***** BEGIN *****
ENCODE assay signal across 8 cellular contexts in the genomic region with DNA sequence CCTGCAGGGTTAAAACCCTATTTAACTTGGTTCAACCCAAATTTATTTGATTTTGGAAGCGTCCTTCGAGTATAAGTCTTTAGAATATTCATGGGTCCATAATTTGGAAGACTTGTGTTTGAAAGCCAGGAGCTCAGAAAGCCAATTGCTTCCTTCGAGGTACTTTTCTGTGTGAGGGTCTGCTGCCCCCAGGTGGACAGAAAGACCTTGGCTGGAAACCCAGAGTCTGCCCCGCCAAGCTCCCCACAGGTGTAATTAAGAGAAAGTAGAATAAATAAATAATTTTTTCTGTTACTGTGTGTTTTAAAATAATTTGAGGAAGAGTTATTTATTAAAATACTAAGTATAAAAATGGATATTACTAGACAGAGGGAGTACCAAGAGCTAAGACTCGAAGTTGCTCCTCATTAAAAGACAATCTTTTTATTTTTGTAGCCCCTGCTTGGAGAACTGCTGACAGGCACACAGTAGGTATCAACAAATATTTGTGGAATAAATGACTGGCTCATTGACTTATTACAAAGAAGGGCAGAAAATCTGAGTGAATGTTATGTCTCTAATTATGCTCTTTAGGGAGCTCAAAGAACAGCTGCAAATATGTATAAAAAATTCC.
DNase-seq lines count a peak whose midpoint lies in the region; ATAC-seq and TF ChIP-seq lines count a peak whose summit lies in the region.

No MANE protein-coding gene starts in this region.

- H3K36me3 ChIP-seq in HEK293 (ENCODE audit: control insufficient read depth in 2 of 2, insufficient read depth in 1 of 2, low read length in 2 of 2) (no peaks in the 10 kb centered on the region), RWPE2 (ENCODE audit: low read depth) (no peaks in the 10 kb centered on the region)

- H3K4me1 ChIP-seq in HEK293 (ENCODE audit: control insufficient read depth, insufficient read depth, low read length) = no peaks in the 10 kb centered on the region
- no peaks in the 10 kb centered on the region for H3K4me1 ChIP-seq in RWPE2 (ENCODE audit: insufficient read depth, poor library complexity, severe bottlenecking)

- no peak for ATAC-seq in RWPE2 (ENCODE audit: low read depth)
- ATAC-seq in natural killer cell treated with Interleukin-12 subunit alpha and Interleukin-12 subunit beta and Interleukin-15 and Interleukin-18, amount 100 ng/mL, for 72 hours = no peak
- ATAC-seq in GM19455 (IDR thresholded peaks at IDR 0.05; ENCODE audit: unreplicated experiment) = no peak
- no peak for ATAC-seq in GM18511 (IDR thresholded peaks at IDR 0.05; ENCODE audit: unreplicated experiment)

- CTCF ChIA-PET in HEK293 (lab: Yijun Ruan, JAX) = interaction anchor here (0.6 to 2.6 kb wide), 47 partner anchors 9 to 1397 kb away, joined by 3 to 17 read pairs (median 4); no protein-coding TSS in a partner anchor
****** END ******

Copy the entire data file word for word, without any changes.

ENCODE assay signal across 8 cellular contexts in the genomic region with DNA sequence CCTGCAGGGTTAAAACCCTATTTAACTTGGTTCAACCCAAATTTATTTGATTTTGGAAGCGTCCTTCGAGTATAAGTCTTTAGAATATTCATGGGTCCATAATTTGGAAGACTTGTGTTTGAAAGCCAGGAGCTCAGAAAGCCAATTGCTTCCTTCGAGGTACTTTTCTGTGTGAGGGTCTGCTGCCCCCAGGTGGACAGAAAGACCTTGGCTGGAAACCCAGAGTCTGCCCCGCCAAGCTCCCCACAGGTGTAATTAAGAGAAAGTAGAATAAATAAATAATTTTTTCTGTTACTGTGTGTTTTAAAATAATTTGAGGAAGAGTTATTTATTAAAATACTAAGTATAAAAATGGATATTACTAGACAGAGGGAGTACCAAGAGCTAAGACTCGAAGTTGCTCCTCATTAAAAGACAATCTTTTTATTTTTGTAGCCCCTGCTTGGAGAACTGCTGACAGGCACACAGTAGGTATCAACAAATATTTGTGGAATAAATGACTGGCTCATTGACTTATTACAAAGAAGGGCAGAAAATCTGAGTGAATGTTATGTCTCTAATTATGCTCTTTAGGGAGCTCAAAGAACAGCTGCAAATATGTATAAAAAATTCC.
DNase-seq lines count a peak whose midpoint lies in the region; ATAC-seq and TF ChIP-seq lines count a peak whose summit lies in the region.

No MANE protein-coding gene starts in this region.

- H3K36me3 ChIP-seq in HEK293 (ENCODE audit: control insufficient read depth in 2 of 2, insufficient read depth in 1 of 2, low read length in 2 of 2) (no peaks in the 10 kb centered on the region), RWPE2 (ENCODE audit: low read depth) (no peaks in the 10 kb centered on the region)

- H3K4me1 ChIP-seq in HEK293 (ENCODE audit: control insufficient read depth, insufficient read depth, low read length) = no peaks in the 10 kb centered on the region
- no peaks in the 10 kb centered on the region for H3K4me1 ChIP-seq in RWPE2 (ENCODE audit: insufficient read depth, poor library complexity, severe bottlenecking)

- no peak for ATAC-seq in RWPE2 (ENCODE audit: low read depth)
- ATAC-seq in natural killer cell treated with Interleukin-12 subunit alpha and Interleukin-12 subunit beta and Interleukin-15 and Interleukin-18, amount 100 ng/mL, for 72 hours = no peak
- ATAC-seq in GM19455 (IDR thresholded peaks at IDR 0.05; ENCODE audit: unreplicated experiment) = no peak
- no peak for ATAC-seq in GM18511 (IDR thresholded peaks at IDR 0.05; ENCODE audit: unreplicated experiment)

- CTCF ChIA-PET in HEK293 (lab: Yijun Ruan, JAX) = interaction anchor here (0.6 to 2.6 kb wide), 47 partner anchors 9 to 1397 kb away, joined by 3 to 17 read pairs (median 4); no protein-coding TSS in a partner anchor